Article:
And his humor was even more pointed when he put them on the wrong end of a comparison between the sublime and the ridiculous. Speaking carefully, he said his daily activities often take him "from the sublime to the ridiculous." Then he mentioned that "I have just come a few minutes ago from addressing the distinguished black education leaders of our country . . . The devotion and dedication of these leaders, their purpose in life, literally approach the sublime. Now, I am addressing the White House Correspondents' Association."
Before reaching the correspondents' dinner, President Carter spoke briefly at a banquet of the National Association for Equal Opportunity in Higher Education, which was holding a national conference on blacks in higher education at the Washington Hilton. His remarks there were considerably more serious than his talk to the journalists. His arrival was a surprise to most people at the banquet who knew only that a "special guest" was to appear.
"If I could think of one group which is most responsible for the transformation of America from a racist and segregated society into an open and an integrated society, it is this one," the President said. Becasue of their work, he said, "I as a southerner and an ex-governor of Georgia was made aviable candidate, and could not be here if it were not for you . . . I am available to you personally, and so is Vice President Mondale, and so are all the members of my staff.
"I cannot meet all your demands," he added. "If I could, I would say that your demands are not stringent enough."
He did not solicit any more stringency from the press than he has been receiving. The new president of the correspondents' association, Ralph Harris of Reuters, is the first foreigner to hold that position. In his introductory remarks (after being introduced himself by outgoing president Aldo Beckman of the Chicago Tribune as "a legend in his own mind"), Harris described the traditional role of his office as "criticizing the President's last 12 months and advising him on the next 12 months.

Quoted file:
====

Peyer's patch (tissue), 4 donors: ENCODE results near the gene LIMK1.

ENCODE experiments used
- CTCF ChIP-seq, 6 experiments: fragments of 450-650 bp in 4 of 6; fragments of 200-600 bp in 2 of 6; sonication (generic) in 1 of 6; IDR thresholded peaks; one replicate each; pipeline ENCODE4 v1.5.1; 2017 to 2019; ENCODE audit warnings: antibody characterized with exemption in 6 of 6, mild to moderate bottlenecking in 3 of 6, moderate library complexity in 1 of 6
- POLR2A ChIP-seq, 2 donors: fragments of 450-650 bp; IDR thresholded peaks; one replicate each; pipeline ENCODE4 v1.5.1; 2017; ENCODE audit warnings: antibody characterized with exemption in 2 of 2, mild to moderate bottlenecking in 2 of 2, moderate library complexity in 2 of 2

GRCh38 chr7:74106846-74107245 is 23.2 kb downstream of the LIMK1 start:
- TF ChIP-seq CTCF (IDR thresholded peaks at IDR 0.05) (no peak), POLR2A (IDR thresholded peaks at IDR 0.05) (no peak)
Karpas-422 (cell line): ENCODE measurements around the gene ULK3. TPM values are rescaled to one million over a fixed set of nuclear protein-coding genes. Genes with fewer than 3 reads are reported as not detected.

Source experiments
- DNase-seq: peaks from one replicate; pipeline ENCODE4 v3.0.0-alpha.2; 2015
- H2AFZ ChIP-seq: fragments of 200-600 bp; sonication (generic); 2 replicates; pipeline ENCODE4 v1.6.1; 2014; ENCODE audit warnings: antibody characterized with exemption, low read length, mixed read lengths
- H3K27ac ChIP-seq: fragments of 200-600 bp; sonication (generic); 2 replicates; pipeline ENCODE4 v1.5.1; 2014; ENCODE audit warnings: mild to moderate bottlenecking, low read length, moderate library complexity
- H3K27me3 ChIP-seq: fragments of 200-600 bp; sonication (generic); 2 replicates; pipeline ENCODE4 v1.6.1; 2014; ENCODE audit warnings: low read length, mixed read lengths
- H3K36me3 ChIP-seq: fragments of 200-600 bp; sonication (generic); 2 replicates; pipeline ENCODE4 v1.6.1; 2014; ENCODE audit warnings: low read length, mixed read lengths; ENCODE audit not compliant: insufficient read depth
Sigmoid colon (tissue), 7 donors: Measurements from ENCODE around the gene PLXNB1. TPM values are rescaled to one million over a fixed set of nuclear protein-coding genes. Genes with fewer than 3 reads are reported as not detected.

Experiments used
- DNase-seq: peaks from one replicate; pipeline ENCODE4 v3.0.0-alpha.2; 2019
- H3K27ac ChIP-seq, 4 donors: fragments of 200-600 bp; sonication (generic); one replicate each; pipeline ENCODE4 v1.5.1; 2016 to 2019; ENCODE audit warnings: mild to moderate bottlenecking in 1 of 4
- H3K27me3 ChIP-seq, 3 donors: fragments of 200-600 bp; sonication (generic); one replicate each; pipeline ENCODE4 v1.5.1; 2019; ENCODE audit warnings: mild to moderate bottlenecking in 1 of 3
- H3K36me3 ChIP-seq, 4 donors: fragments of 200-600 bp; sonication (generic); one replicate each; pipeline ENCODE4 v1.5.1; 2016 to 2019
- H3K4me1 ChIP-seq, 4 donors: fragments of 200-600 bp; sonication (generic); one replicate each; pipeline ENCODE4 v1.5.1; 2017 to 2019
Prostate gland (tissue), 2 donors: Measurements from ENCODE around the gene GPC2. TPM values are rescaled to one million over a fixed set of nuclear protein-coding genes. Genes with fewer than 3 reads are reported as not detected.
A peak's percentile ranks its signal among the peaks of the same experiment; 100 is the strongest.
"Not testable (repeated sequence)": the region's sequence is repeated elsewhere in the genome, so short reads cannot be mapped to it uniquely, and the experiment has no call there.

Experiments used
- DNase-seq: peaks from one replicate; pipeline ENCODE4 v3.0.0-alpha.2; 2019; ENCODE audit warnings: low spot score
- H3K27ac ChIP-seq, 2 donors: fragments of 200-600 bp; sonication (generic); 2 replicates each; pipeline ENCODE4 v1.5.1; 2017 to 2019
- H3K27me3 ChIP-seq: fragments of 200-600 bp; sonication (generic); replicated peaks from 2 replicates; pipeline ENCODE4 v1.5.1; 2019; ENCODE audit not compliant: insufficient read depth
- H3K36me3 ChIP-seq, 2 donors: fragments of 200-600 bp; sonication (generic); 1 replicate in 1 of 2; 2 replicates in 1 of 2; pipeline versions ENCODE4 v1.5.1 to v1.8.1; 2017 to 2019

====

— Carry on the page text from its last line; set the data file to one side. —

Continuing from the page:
"As a foreigner, I thought it would be impertinent," he said, and the rest of the sentence was drowned out be loud, prolonged appalause from one member of the audience-Presidnet Carter.
"Only a great world crisis could have kept me from being here tonight," Carter told the audience of journalists and public officials. "As a matter of fact, Dr. Brzezinski nearly got fired this afternoon because he couldn't find one."
Speaking of firing, he said he was "considering changes in the staff of the White House" and predicted that "in the near future, the population of Atlanta will increase about 2 percent."
On his own candidacy, he said, "A lot of people ask me if I'm running, and I ask them, 'Running what?'"
Reviewing his recent record, he said he was proud of his fight against inflation: "I had no trouble at all in persuading the Teamsters to consider my position before putting their guidelines into effect."
The only completely serious remarks in the President's speech came at the end, when he talked about the traditional "adversary relationship" of press and government.
"I hope we never forget that the people who founded this country planned it that way," he said. "When they wrote the Bill of Rights they made the First Amendment the lead-and may it always remain that way." CAPTION: Picture 1, Ralph Harris, President Carter; by Fred Sweets; Picture 2, President Carter, by Fred Sweets